Trichloroethene can be absorbed through the lungs, digestive tract, skin, and mucous membranes. The primary route of human exposure to the chemical is through pulmonary uptake, which is rapid but requires about 8 hours to reach tissue equilibrium. The total dose absorbed is directly proportional to the concentration in inspired air, and for a given concentration, body burden increases with duration and frequency of exposure, and with exercise (U.S. EPA, 1985). After ingestion, 90-95% of a dose of 40-60 mg/kg was recovered in expired air and in urine of rats, suggesting almost complete absorption of the compound (Daniel, 1963). Tsuruta (1978) estimated skin absorption by in vivo and in vitro techniques and reported rates of 7.82 to 12.1 µg/min/cm2 in mice.
Following uptake into the body, TCE is rapidly distributed from blood to all tissues, particularly adipose tissue, and appears in sweat and saliva (U.S. EPA, 1985). TCE readily passes through the placenta and was detected in the blood of babies at birth after the mothers had received TCE anesthesia (Laham, 1970).
The principal site of TCE metabolism is the liver, although metabolism may also occur in the lungs, kidneys, spleen, and small intestine (ATSDR, 1989). The initial biotransformation may involve the formation of two intermediates, TCE epoxide and chloral. In man and animals, TCE is extensively metabolized to trichloroacetic acid, trichloroethanol, and trichloroethanol glucuronide. Several minor metabolites have also been identified, including oxalic acid, dichloroacetic acid, N-(hydroxyacetyl)-aminoethanol, and carbon dioxide. Reactive intermediate metabolites, such as the epoxide, covalently bind to cellular macromolecules, principally protein and to a much smaller extent, DNA. It is estimated that humans metabolize between 40 and 75% of the retained dose (U.S. EPA, 1985). At relatively low TCE concentrations, saturation of TCE metabolism has not been demonstrated in humans. However, both oral and inhalation studies have provided evidence for saturation of TCE metabolism in rats (ATSDR, 1989). There are quantitative differences in the rates of metabolism in different species. For example, mice metabolize TCE at a greater rate than rats and as a result produce more tissue-binding metabolites in the liver and kidney when compared to rats (Stott et al., 1982).
TCE is eliminated by two major processes, liver metabolism with subsequent elimination of metabolites and pulmonary excretion of the parent compound. In humans, most of retained TCE is excreted as urinary metabolites (58%); 5% or more may be excreted in the feces; and about 11% is eliminated through the lungs (ATSDR, 1989). In contrast, when TCE was given by gavage to rats, 10-20% of the dose was excreted in the urine as trichloroacetic acid and trichloroethanol, 0-0.5% as TCE in the feces, and 72-85% as TCE in the expired air (Daniel, 1963).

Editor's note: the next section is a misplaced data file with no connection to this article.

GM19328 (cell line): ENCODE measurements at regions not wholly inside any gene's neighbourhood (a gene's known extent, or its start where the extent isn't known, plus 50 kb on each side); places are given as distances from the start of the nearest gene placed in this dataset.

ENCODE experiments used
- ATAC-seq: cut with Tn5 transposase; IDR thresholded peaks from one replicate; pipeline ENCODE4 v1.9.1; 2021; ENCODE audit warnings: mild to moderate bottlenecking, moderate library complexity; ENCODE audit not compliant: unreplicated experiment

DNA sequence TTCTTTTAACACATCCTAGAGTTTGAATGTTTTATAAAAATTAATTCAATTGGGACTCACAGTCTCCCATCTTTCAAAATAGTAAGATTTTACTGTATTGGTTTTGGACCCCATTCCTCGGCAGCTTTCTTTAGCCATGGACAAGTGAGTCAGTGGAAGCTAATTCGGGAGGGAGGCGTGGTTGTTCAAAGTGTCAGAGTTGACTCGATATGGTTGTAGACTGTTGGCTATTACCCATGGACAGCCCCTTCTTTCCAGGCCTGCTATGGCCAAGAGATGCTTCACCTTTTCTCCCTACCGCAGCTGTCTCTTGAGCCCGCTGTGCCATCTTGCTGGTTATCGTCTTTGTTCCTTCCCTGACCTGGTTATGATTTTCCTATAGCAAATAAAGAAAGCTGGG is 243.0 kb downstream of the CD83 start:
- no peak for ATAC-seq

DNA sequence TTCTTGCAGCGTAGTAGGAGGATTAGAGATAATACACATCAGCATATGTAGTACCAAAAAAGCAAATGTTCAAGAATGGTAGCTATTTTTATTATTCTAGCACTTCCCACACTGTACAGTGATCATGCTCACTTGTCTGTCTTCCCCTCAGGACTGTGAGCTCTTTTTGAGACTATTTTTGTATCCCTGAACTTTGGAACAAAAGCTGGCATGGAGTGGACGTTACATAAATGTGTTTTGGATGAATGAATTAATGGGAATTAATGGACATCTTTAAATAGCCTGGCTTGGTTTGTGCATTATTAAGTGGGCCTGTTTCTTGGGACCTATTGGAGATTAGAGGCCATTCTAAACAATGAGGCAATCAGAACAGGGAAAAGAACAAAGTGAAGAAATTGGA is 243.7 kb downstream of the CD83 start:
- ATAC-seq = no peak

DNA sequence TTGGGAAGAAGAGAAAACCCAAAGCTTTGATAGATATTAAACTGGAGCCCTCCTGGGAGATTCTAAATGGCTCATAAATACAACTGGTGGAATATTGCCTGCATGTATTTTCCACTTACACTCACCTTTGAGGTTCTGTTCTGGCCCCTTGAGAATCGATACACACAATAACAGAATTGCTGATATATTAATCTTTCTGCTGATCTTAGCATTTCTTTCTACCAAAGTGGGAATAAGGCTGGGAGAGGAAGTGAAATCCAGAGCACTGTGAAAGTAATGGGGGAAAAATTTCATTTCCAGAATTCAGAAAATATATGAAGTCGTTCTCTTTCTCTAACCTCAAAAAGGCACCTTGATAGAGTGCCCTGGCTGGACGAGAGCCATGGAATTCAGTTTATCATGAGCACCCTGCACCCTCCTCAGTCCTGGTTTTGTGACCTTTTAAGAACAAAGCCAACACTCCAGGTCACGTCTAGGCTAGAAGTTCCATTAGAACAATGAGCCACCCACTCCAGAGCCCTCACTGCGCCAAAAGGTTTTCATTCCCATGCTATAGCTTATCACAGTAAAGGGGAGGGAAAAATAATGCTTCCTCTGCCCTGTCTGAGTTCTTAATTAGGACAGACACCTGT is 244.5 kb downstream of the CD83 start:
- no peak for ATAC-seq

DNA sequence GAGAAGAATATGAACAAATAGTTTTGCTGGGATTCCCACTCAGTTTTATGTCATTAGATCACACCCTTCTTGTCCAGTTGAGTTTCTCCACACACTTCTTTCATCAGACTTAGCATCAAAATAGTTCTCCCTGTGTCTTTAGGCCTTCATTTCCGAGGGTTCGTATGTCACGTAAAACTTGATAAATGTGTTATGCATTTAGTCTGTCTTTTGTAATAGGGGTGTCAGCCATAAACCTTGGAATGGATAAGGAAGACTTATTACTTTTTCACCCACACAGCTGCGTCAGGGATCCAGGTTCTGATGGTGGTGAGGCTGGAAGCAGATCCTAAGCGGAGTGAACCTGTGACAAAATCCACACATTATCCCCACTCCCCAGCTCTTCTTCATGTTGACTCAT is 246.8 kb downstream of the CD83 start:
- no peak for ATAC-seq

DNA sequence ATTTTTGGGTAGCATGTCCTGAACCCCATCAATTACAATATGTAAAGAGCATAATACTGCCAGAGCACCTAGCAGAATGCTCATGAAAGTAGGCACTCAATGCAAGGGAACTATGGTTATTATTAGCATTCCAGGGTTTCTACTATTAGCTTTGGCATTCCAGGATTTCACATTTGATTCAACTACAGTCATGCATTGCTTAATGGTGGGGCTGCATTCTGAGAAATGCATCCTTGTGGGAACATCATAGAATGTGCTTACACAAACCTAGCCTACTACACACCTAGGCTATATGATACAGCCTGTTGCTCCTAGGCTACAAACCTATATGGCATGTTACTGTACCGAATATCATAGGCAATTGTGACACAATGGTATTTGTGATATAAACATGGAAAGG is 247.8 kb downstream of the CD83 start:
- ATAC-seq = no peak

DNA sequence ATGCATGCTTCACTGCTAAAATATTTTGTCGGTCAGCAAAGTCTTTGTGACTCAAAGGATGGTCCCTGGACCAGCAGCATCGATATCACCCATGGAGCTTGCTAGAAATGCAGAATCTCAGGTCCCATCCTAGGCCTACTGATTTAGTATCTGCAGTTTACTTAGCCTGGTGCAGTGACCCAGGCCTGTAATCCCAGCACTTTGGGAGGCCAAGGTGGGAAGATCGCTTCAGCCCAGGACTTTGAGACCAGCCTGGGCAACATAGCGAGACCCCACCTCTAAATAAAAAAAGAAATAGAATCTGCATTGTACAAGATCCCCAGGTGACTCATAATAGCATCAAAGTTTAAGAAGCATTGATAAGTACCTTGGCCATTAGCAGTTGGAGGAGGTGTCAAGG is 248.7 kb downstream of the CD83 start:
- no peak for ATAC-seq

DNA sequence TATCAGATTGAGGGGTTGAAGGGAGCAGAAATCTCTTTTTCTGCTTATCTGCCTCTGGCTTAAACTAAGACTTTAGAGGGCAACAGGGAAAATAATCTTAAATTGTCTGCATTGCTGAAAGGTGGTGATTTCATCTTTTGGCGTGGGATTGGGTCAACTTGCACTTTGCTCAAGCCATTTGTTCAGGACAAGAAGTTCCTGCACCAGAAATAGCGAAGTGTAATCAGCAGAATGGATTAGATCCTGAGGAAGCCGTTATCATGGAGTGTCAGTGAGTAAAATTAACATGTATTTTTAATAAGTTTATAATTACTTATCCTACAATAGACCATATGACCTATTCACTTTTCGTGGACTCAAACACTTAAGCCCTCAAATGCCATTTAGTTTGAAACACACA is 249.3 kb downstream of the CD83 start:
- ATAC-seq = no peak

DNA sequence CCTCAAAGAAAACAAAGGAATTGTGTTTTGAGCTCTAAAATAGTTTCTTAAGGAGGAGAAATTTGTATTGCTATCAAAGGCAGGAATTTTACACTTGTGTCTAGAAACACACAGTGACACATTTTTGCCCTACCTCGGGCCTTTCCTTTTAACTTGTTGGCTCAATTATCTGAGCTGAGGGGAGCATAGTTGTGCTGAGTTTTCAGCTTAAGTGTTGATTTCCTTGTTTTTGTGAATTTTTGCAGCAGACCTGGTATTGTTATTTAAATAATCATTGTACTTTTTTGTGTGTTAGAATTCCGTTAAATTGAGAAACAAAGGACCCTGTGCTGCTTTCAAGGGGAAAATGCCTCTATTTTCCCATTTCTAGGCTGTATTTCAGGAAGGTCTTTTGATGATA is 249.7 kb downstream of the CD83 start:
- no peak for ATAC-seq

Fatalities have been reported following accidental or intentional ingestion of TCE. The lethal oral dose for adults is approximately 7 g/kg (WHO, 1985). Accidental ingestion of TCE has resulted in inebriety, vomiting, diarrhea, collapse and coma, followed by either death or recovery with transient neurological sequelae (amnesia, headache, numbness, weakness of extremities, psychosis or hemiparesis). At autopsy, pulmonary edema and liver and kidney necrosis were observed (Defalque, 1961). Hepatorenal failure was reported in one fatal case of accidental ingestion of TCE (Kleinfield and Tabershaw, 1954). There are indications that the hepatotoxic effects of TCE are enhanced by concomitant exposure to ethanol or isopropyl alcohol (IARC, 1979). Case studies suggest that ingestion of 350-500 mL of TCE can produce cardiac arrhythmias (Dhuner et al., 1957).
Oral LD50s for TCE are 2402 and 2443 mg/kg for male and female mice, respectively, 4920 mg/kg for rats, and 5680 mg/kg for dogs (ATSDR, 1989).
Information on the subchronic oral toxicity of TCE in humans was unavailable.
Male mice given 250-2400 mg/kg TCE by gavage, 5 days/week for 3 weeks exhibited a dose-related hepatocellular hypertrophy (Stott et al., 1982). Significantly increased liver weights were seen in male CD-1 mice given daily gavage doses of 240 mg/kg/day, but not 24 mg/kg/day, for 14 days (Tucker et al., 1982). The same investigators administered TCE in drinking water to CD-1 mice for 6 months at concentrations of 18-660 mg/kg/day (males) and 18-793 mg/kg/day (females). Treatment-related effects included increased relative liver weights and increased urinary ketone and protein concentrations at 393 mg/kg/day (males) and increased liver and kidney weights at the highest doses in both sexes. Also observed at the highest doses were decreased erythrocyte and leukocyte counts and increased fibrinogen levels in males after 4 and 6 months and shortened prothrombin time in females after 6 months (Tucker et al., 1982).
Sanders et al. (1982) evaluated the immune status of male and female CD-1 mice following exposure to TCE in drinking water at doses of 18-666 mg/kg/day (males) and 18-793 mg/kg/day (females) for 4 or 6 months. The TCE-induced immunotoxic effects observed were more pronounced in females and included depressed cell-mediated response to sheep erythrocytes at 18 mg/kg after 4 months and at 739 mg/kg/day after 6 months; depressed antibody-forming cell response at 437 mg/kg/day after 4 months but not after 6 months; and inhibited bone marrow stem cell colonization after 4 and 6 months.
Information on the chronic oral toxicity of TCE in humans was unavailable.